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Armson, Emma --- "An Empirical Study of the First Five Years of the Takeovers Panel" [2005] SydLawRw 35; (2005) 27(4) Sydney Law Review 665

An Empirical Study of the First Five Years of the Takeovers Panel


1. Introduction

In March 2005, the Takeovers Panel (‘the Panel’) reached its fifth anniversary of resolving takeover disputes in place of the courts. This development, implemented by the Corporate Law Economic Reform Program Act 1999 (Cth) (‘CLERP reforms’), brought about a fundamental change to the processes of dispute resolution in Australian takeover law. This article conducts a stock take of the Panel’s decisions in the first five years since the reforms. It analyses the decisions in relation to the nature of the matters and parties before the Panel, how those matters are conducted and the outcomes of the decisions. This raises a number of issues particularly as to the extent to which the CLERP reform goals of speed in decision-making and minimising tactical litigation have been achieved.

Takeovers play a critical role in corporate governance, as the threat of a takeover resulting in the replacement of existing management provides a strong incentive for directors to ensure that the company is operating efficiently.[1] A takeover involves a number of players with conflicting interests. The clearest example is the opposing aims of the shareholders of the company being taken over (‘target’) and the acquirer (‘bidder’) in regard to the price paid for the target shares and the amount of information provided. Another conflict involves the target company’s directors, who are likely to be concerned not to lose their position as a result of the takeover and yet are required to make a recommendation as to whether the target shareholders should accept the takeover.[2] In dealing with these conflicts, Australian corporate takeover regulation is not concerned with such policy issues as those relating to competition, foreign investment and specific industries including media, banking and insurance.[3] Rather, the purposes of the takeover provisions in Chapter 6 of the Corporations Act 2001 (Cth) are to ensure that the acquisition of control over the target takes place in an efficient, competitive and informed market[4] and that the bidder provides the target shareholders with reasonable time, enough information and a reasonable and equal opportunity for all shareholders to participate in any benefits under the takeover.[5] These purposes are implemented primarily through a prohibition against a person acquiring more than 20% of the voting power in a company,[6] with one of the key exceptions involving making a general offer to all target shareholders.[7] There are detailed legislative requirements in relation to such offers, including on the terms, timing and disclosure of information.[8]

The Panel was originally established in 1991[9] as a means of enforcing the purposes underlying the takeover provisions. That is, in addition to breaches of the law being brought before the courts, the Australian Securities Commission (later renamed the Australian Securities and Investments Commission or ‘ASIC’) had the power to apply to the Panel for a ‘declaration of unacceptable circumstances’ where a takeover did not comply with the purposes of the law. For the first decade of the Panel’s operation, the regulator exercised its power in only four cases.[10] Under the CLERP reforms, the Panel’s role was transformed by requiring any interested party to apply to the Panel instead of the courts in relation to a takeover bid during the bid period.[11] The Panel’s jurisdiction to make a declaration of unacceptable circumstances was also expanded to allow it to take into account contraventions of the takeover provisions,[12] although it cannot require a person to comply with the legislation.[13] Matters are decided by a ‘sitting Panel’ comprising three members. [14] An internal Panel review process for unacceptable circumstances matters was introduced with the CLERP reforms, with the Review Panel comprising another three members of the Panel and having similar powers to the original Panel.[15] The Panel was also given the role of reviewing ASIC decisions in relation to the exercise of ASIC’s broad takeover exemption and modification powers.[16]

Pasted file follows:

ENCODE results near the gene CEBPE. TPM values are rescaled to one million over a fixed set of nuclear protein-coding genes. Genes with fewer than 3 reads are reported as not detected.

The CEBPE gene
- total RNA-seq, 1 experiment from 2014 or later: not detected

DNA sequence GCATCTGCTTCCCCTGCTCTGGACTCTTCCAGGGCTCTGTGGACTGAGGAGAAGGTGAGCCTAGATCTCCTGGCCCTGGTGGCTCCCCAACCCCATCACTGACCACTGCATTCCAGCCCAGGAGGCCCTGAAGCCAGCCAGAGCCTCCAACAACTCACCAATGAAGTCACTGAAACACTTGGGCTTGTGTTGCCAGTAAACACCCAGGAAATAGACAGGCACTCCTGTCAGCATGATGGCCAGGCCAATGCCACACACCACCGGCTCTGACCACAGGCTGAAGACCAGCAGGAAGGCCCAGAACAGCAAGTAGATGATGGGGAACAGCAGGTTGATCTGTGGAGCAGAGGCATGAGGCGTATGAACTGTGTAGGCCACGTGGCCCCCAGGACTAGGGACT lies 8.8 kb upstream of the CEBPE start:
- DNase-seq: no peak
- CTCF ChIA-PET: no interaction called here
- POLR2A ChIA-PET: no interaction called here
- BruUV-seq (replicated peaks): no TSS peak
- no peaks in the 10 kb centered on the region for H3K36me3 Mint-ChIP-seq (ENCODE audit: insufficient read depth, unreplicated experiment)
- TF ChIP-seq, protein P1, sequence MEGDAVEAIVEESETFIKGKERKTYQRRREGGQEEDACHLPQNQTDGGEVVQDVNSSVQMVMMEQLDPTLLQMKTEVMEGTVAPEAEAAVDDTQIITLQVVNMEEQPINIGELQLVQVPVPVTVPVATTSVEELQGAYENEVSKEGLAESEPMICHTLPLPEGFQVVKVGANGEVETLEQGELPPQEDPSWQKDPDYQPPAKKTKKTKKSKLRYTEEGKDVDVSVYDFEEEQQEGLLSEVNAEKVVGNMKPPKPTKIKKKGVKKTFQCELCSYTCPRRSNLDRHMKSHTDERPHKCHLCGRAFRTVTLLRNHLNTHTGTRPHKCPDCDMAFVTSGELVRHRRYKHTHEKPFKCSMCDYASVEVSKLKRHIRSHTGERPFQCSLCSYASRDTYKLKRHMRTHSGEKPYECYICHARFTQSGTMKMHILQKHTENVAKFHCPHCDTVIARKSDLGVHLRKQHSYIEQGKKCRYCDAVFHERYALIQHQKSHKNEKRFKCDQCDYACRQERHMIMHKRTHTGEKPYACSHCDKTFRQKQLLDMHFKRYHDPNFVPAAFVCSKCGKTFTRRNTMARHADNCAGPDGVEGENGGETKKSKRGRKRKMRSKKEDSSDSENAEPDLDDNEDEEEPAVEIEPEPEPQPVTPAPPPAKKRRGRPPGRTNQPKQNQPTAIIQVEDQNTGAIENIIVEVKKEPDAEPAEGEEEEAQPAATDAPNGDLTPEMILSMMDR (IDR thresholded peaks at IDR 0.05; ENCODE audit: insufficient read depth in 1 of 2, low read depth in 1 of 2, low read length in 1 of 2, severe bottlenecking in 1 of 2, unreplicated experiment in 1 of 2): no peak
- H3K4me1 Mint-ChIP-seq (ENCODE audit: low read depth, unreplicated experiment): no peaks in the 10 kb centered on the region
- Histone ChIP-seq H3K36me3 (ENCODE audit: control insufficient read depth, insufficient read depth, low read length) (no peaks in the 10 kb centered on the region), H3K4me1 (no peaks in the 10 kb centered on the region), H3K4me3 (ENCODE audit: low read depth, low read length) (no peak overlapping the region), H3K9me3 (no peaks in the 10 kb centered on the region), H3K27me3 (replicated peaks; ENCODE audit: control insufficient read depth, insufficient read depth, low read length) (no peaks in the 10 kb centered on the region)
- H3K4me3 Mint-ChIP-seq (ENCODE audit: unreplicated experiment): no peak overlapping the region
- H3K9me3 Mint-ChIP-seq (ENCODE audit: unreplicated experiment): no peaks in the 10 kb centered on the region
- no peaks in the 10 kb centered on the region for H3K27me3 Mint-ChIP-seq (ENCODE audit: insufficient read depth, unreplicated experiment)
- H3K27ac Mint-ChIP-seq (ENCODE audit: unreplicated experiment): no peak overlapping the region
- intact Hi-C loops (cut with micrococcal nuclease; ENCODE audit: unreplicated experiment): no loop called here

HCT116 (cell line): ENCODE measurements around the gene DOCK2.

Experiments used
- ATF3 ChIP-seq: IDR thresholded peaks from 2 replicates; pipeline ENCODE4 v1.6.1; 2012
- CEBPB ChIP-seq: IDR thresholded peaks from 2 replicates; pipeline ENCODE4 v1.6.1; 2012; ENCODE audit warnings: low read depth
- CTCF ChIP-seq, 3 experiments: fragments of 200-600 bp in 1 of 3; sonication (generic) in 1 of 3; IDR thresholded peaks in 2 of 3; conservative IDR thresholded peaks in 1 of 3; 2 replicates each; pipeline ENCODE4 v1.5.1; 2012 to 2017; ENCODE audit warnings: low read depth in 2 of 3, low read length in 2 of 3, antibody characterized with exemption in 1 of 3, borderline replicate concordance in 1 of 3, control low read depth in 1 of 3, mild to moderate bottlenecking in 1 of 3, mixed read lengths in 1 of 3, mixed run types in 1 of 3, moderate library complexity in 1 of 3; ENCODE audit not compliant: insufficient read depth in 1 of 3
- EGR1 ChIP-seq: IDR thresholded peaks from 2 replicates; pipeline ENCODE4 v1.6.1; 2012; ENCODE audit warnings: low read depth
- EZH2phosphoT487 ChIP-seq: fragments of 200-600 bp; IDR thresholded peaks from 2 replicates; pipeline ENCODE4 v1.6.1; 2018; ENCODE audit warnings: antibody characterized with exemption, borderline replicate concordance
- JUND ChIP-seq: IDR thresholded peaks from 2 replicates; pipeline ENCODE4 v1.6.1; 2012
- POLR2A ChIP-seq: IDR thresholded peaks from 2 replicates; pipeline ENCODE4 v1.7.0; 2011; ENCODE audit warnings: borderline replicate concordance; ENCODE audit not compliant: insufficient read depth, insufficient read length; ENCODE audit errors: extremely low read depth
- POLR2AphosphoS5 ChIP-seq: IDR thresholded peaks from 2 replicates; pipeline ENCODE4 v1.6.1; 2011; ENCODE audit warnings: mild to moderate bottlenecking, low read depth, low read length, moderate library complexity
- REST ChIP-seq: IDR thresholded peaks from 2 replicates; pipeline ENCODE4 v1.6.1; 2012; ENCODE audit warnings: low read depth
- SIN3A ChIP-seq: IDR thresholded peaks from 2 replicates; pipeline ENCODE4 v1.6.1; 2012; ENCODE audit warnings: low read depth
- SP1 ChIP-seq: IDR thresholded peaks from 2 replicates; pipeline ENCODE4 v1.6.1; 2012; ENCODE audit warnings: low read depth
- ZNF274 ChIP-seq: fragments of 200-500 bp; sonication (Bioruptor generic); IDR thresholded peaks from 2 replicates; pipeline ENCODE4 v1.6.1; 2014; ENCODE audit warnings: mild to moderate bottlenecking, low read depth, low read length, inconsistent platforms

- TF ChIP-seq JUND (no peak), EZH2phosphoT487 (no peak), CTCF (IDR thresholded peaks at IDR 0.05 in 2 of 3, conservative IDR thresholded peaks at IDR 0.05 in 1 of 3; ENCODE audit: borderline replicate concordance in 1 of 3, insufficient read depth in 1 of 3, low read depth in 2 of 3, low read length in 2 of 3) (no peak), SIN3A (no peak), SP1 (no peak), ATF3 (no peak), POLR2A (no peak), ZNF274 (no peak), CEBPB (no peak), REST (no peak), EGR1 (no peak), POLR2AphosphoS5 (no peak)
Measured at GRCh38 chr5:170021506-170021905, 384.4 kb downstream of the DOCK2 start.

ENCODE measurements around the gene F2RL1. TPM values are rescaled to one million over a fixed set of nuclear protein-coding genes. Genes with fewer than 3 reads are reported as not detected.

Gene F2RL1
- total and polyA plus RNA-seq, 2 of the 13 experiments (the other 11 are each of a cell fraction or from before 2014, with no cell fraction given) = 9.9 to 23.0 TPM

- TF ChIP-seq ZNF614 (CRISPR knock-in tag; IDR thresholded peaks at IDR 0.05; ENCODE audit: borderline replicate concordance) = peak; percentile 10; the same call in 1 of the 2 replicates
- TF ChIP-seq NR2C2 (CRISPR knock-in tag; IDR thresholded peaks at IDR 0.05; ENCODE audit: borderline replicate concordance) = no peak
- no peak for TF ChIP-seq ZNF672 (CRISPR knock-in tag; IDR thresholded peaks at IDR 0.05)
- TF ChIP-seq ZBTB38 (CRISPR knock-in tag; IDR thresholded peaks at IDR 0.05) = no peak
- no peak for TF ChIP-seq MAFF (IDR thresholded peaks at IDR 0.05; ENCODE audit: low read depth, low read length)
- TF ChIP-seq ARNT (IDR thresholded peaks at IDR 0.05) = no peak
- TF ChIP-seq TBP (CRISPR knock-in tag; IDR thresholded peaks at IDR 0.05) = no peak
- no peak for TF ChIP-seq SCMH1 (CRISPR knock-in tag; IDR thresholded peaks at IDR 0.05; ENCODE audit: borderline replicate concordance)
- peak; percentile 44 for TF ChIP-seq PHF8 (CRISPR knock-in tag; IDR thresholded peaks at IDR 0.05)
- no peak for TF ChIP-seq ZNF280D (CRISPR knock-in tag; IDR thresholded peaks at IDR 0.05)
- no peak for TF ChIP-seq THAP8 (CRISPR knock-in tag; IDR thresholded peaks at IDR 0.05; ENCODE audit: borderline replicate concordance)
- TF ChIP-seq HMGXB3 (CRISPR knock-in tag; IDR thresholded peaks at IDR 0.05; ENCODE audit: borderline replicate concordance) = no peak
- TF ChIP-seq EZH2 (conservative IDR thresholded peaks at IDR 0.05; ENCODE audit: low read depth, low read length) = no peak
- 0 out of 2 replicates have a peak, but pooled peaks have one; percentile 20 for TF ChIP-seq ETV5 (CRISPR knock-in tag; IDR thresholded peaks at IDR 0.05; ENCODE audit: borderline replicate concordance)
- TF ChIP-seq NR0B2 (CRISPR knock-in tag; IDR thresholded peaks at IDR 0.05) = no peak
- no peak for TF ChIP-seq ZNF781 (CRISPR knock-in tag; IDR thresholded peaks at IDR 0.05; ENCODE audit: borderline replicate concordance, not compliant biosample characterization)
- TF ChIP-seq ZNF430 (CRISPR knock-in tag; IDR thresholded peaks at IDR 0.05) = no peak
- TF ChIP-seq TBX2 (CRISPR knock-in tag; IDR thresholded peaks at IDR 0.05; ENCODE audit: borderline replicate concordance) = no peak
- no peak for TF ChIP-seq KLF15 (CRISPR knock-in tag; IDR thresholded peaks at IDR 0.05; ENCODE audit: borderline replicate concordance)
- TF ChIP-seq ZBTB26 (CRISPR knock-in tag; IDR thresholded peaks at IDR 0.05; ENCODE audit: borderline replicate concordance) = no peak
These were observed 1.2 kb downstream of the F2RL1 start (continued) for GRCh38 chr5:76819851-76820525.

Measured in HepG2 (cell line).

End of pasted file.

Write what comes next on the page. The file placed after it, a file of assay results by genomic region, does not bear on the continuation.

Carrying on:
In establishing a new system of takeover regulation focused upon the Panel, the CLERP reforms had four key aims. These were to inject legal and commercial specialist expertise into takeover dispute resolution,[17] provide ‘speed, informality and uniformity’ in decision-making, minimise ‘tactical litigation’ and free up court [18] Two of these aims are particularly relevant to the study in this article, resources.

namely speed in making decisions and minimising tactical litigation.[19] The purpose of the study is to analyse the Panel’s decisions in the first five years since the CLERP reforms from an empirical rather than qualitative perspective. An empirical overview of the Panel’s work over this important initial time period is likely to assist further scholarship in this area, given that the Panel has a significant decision-making role and there has not been a similar empirical study of its decisions to date.[20]